The Future As Seen By Me In 2010

Well looky here, things one has scanned in eh. (ignore the photo, that's some guy that made some accounting software, not sure what became of him ;) MIKE RIVERSDALE is fuming. The expensive headphones he bought in Sydney three weeks ago have just died. His first reaction is not to randomly spill expletives into his coffee, but to use his iPhone to vent his frustration to his Twitter con- tacts, under the moniker Miramar Mike. "I will also put, 'What should I do?' It's a conversation. I'm reaching out to the people following me." The council predicts hand-held digital devices such as smartphones will rule the world in 2040. They already rule the life of Mr Riversdale, whose company WaveAdept helps businesses adapt - their computing sys- tems to allow staff to work from anywhere - and with anyone. In order of fre- equency, he uses his iPhone to tweet (1136 followers; 8363 tweets since joining), e-mail, make phone calls and use online services, such as checki

Hackathons - Are They Just Free Labour For Corporates And Government Agencies?

This was Victoria, a close friend of mine, tweeting recently about how frustrating it is to be constantly asked to do work for free. And she's not alone, as you can already see it was Don Christie exclaiming similar that caused Vic to reply:
And he was responding to the UK Computer Weekly article Government launches GovTech competition [May 10th, 2018] in which it is states:
Those who are successful will be awarded up to £50,000 to develop their ideas, and those providing the “best potential solutions” will then be given research and development (R&D) contracts with up to £500,000 to create prototypes of their products, which will then be available for public sector buyers.
And so, you have the background to this article and the question, "Hackathons - Are They Just Free Labour For Corporates And Government Agencies?"

In essence, Yes and No.
(who didn't see that coming!)

Let's go with the No first of all. No, hackathons (and to a degree other similar programmes such as accelerators, StartUp Weekends, Design Jams and the plethora of hip and cool events) do not provide free labour.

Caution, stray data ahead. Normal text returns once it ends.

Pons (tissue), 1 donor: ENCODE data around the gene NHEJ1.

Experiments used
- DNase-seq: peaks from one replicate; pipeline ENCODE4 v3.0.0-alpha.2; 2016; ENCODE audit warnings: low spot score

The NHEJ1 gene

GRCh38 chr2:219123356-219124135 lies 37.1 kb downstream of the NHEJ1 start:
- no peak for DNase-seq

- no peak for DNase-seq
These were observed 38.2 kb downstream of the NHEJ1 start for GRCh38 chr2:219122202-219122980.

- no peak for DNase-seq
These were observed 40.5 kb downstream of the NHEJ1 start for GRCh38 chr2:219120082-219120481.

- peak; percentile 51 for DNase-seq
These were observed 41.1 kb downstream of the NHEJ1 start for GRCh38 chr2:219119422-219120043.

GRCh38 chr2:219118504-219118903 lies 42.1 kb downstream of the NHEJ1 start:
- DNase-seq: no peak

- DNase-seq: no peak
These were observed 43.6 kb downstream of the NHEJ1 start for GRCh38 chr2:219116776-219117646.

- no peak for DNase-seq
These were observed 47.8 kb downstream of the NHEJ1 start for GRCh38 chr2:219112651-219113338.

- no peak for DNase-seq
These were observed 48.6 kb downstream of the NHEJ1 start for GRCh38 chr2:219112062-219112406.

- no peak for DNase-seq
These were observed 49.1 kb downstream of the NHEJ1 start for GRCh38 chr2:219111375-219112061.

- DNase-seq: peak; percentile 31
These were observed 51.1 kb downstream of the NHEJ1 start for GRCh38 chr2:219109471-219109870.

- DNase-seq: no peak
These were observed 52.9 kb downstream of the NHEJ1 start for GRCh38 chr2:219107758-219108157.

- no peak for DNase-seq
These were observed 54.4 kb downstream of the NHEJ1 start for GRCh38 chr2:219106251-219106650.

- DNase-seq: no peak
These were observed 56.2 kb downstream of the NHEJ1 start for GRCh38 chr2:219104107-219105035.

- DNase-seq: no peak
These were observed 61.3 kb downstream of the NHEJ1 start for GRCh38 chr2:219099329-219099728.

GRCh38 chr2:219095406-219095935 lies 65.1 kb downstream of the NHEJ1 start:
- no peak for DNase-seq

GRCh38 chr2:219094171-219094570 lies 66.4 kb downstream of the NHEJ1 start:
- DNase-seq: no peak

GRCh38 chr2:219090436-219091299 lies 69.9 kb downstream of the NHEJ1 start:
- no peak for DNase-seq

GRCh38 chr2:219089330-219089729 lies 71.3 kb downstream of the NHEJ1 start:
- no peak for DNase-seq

Those that volunteer (for free), to such events should always go into them with their eyes wide open. The $ value for participating may end up being zero, or, if you add in potential lost earnings and opportunity costs, in the negative. Anyone that tells you otherwise is lying. And if that's not for you, then DO NOT ATTEND  / APPLY. Seriously, value yourself higher and do not get involved.

However, for hackathons particularly, there is more to those few days than merely working during those few days. You may want to extend your networks, you may wish to work on particular problem alongside people and not just on your own, you might be starting on a new career and want to gain experience, to be in an environment where all the experts and helpers are to hand, you may even just do it for fun. Whatever your reason, whatever the value people find they need to be clear what it is.

For developers I wrote an article for the now sleeping ATLabs blog, Engaging civic-minded developers [October 12, 2016}, about how some are not motivated by $ but by 3 other drivers - in summary:
So how do you engage with developers, how do we grow the pool of ‘civic developers’, by ensuring we let them show off (on their own terms), bring them interesting and like-minded people to play with and supply new, even exclusive, data and resources.
No-one wants to work for free, but everyone wants to grow, make a difference and solve problems.

So, no it's never free labour, there is always some payment which may not be in cold hard dollars.

Ok, so why the Yes answer to "Hackathons - Are They Just Free Labour For Corporates And Government Agencies?" Mike? The Yes comes down to the approach taken by the company or the agency that is behind the event. And the most illuminating way you can check out the real deal is to look at the "challenge" (called many other things, opportunities, focus areas, themes ...)